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Limaben Jamir is a MSc student in Applied Social Psycology at Royal Holloway, University of London (RHUL).  Being very close to graduation, she is now working on her dissertation on the impact of ethnopolitical conflict in Nagaland, India.  Aside from her studies, she is also a member of the RHUL Diplomatic society  and a very good friend of mine.

Why did you enroll for such an offbeat and unconventional course and how did you choose your university?

During my undergrad I developed strong interest in psychology. Back in India at Delhi University I studied psychology, sociology and human rights.  But my interest in social psychology doesn’t only arise from the academics. I’m from Nagaland, a state in the north-eastern part of India which has for long time been in a ethno-political conflict.  This has mainly shaped my interest in studying social psychology, specifically political conflicts.

Why Royal Holloway?  Social psychology is very new discipline in India, so I was determined to pursue my degree abroad. Royal Holloway has one of the best psychology departments in UK, listed in top 10. Apart from rankings, faculty research interest had an impact on my choice of the university. I read many articles published by the academic staff of the department, in particular my current supervisor.

Why did you choose UK as a study destination?

I initially considered only English-speaking countries for my Master’s studies, since my undergrad was in English as well.  Circumstances stood that I go to UK. Moreover, RHUL is one of the few universities that has specialised masters course in applied social psychology.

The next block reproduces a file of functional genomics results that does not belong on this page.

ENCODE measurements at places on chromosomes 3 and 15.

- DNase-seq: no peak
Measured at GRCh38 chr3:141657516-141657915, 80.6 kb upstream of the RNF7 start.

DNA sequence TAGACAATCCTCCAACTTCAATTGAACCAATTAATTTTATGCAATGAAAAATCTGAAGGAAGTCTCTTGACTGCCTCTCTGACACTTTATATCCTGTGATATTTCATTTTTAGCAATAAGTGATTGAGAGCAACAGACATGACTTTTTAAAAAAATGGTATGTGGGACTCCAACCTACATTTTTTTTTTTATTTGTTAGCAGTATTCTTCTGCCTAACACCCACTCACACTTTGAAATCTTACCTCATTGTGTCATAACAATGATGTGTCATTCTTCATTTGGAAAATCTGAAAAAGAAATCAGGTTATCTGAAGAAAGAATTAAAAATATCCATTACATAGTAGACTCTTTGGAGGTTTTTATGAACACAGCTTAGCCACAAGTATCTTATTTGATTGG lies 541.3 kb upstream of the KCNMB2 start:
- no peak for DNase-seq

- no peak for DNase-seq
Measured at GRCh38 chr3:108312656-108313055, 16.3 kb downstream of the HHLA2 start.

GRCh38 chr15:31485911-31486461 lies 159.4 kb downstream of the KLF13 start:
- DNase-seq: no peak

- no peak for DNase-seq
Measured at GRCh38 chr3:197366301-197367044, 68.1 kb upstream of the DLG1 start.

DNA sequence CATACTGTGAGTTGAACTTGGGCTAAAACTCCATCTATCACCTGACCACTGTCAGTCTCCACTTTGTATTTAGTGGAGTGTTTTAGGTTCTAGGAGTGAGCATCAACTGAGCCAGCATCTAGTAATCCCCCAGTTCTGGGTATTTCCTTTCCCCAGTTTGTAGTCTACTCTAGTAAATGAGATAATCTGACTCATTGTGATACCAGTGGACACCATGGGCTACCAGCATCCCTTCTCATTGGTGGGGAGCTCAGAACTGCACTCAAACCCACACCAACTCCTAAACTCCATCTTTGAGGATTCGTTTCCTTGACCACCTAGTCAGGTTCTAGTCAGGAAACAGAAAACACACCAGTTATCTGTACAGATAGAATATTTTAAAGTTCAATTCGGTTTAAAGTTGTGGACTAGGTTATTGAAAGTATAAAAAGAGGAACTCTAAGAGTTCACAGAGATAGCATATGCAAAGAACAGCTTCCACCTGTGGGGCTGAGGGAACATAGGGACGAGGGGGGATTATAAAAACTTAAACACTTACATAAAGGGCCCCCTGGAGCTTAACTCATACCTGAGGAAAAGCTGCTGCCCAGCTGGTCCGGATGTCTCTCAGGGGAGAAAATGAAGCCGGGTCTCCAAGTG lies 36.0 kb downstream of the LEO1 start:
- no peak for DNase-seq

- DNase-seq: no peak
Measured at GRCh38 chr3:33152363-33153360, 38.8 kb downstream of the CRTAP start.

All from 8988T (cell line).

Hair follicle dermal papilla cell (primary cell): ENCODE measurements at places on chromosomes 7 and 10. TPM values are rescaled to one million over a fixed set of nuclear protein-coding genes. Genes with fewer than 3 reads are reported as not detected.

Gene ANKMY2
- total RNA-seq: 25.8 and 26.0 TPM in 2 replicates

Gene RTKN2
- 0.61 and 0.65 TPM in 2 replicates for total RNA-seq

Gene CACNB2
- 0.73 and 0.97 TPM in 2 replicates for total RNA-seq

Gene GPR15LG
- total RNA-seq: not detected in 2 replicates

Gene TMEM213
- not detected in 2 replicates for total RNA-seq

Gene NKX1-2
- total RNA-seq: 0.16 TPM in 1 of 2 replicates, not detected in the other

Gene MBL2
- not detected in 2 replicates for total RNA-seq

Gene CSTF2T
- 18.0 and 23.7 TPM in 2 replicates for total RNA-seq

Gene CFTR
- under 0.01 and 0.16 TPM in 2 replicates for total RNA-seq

How would you describe the structure of  your course?

In short, lots of exams, essays almost every week and extensive presentation work.  Teaching hours are less compared to Indian universities.  Another key feature of the course being equipped with extensive social research methods.

Dissertation is part of the requirement of the course. This was also one of the reasons I chose UK. In India not all students are entitled to do research, only a few selected are given opportunity to conduct their own work.

Lima, for me social psychology still sounds obscure. Could you give an example of how and when social psychology is applied?

I can understand where the vagueness comes from. The thing is that there is a big overlap between sociology and psychology.  But we, as social psychologists, are first and foremost interested on how the society shapes the personality and determine its feelings, emotions, actions.   As an example, let’s consider a region which had experienced a major conflict. One of the roles of the social psychologists is to introduce an intervention programme in conflict affected regions.  Intervention programs include introducing educational programmes that would equip people with skills required to find a job, help them with family planning or apply the skills learnt in health, organizational, and educational settings etc.

And if we find good practices of dealing with the psychological consequences, we can propose them to the governments, think-tanks, UN organisations, World Bank, etc.

What career options are open to graduates from this course?

Many of the graduates continue their studies at the PhD level. That’s what even I’m planning to do.

How did you fund your studies?

Unfortunately there were no scholarships available, granted by the department of psychology at RHUL. My studies were partially covered by the state government of Nagaland.

Lima, to finish our conversation, I would like to congratulate you and the diplomatic society of RHUL for the great job you did throughout the year. The RHUL Model United nations team (MUN) was named one of the best this year.

Thank you! It was such a great experience to participate at  MUN. I would like to encourage all the international students to take part in social events and to engage in the work of various societies, corresponding to their interests.